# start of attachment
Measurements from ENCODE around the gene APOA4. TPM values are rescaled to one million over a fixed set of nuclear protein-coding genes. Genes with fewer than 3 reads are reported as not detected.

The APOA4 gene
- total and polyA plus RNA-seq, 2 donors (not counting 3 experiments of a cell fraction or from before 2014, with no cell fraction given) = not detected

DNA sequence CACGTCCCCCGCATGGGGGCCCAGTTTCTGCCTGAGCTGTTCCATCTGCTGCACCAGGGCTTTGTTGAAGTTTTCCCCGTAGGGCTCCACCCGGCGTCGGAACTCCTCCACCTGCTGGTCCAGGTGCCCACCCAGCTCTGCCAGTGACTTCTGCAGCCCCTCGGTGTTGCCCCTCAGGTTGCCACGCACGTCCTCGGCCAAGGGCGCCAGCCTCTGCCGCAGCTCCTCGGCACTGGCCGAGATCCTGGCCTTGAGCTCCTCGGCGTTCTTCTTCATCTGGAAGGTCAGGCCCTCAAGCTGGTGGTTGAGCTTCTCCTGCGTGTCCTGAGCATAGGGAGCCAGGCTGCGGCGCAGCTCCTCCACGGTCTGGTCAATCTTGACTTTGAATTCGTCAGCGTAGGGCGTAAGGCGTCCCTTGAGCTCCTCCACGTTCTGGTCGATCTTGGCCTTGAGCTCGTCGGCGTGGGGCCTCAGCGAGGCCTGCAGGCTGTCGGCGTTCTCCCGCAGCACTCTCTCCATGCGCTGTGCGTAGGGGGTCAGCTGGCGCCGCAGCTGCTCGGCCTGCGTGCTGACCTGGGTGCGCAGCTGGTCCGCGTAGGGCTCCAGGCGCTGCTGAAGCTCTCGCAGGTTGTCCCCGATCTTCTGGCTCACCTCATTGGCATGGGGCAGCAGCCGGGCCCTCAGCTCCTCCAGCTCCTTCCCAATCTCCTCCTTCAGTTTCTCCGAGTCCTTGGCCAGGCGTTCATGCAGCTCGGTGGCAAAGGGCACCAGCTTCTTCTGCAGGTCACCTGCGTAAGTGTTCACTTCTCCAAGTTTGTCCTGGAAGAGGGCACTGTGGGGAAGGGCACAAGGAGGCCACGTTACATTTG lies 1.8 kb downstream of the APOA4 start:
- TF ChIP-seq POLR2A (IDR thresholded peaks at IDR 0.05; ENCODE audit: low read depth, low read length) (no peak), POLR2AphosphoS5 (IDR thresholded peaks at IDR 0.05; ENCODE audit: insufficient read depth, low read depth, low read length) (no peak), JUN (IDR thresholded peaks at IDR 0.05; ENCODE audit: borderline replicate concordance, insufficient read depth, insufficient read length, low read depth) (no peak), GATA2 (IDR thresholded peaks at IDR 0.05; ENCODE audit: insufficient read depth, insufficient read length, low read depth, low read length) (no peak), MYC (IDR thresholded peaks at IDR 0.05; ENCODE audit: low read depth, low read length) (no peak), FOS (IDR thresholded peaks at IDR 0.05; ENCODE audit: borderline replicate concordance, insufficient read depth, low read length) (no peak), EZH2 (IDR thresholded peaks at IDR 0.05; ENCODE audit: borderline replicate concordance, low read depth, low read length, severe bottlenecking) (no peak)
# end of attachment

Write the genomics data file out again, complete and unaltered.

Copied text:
Measurements from ENCODE around the gene APOA4. TPM values are rescaled to one million over a fixed set of nuclear protein-coding genes. Genes with fewer than 3 reads are reported as not detected.

The APOA4 gene
- total and polyA plus RNA-seq, 2 donors (not counting 3 experiments of a cell fraction or from before 2014, with no cell fraction given) = not detected

DNA sequence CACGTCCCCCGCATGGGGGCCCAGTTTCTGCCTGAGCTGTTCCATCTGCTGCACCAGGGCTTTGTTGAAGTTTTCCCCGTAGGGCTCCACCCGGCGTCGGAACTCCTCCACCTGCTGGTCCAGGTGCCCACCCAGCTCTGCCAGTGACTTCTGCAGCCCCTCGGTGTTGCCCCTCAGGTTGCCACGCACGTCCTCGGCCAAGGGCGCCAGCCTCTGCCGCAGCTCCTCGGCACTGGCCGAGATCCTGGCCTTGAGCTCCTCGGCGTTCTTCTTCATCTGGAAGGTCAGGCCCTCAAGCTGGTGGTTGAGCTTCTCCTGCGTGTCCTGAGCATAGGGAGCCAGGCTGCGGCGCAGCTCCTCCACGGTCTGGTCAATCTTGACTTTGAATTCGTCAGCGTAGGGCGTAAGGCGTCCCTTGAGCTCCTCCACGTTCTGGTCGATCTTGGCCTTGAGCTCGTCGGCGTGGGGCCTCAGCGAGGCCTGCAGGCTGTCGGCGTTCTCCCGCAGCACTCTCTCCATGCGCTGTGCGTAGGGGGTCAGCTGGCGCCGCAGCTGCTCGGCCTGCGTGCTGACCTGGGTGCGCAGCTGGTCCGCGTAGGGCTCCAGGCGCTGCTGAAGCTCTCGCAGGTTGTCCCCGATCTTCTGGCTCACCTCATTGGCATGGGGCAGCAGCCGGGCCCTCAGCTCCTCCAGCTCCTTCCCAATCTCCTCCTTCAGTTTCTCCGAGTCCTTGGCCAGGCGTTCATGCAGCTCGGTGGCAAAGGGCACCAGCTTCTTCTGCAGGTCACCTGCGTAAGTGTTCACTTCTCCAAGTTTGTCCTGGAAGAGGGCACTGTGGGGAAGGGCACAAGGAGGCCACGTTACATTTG lies 1.8 kb downstream of the APOA4 start:
- TF ChIP-seq POLR2A (IDR thresholded peaks at IDR 0.05; ENCODE audit: low read depth, low read length) (no peak), POLR2AphosphoS5 (IDR thresholded peaks at IDR 0.05; ENCODE audit: insufficient read depth, low read depth, low read length) (no peak), JUN (IDR thresholded peaks at IDR 0.05; ENCODE audit: borderline replicate concordance, insufficient read depth, insufficient read length, low read depth) (no peak), GATA2 (IDR thresholded peaks at IDR 0.05; ENCODE audit: insufficient read depth, insufficient read length, low read depth, low read length) (no peak), MYC (IDR thresholded peaks at IDR 0.05; ENCODE audit: low read depth, low read length) (no peak), FOS (IDR thresholded peaks at IDR 0.05; ENCODE audit: borderline replicate concordance, insufficient read depth, low read length) (no peak), EZH2 (IDR thresholded peaks at IDR 0.05; ENCODE audit: borderline replicate concordance, low read depth, low read length, severe bottlenecking) (no peak)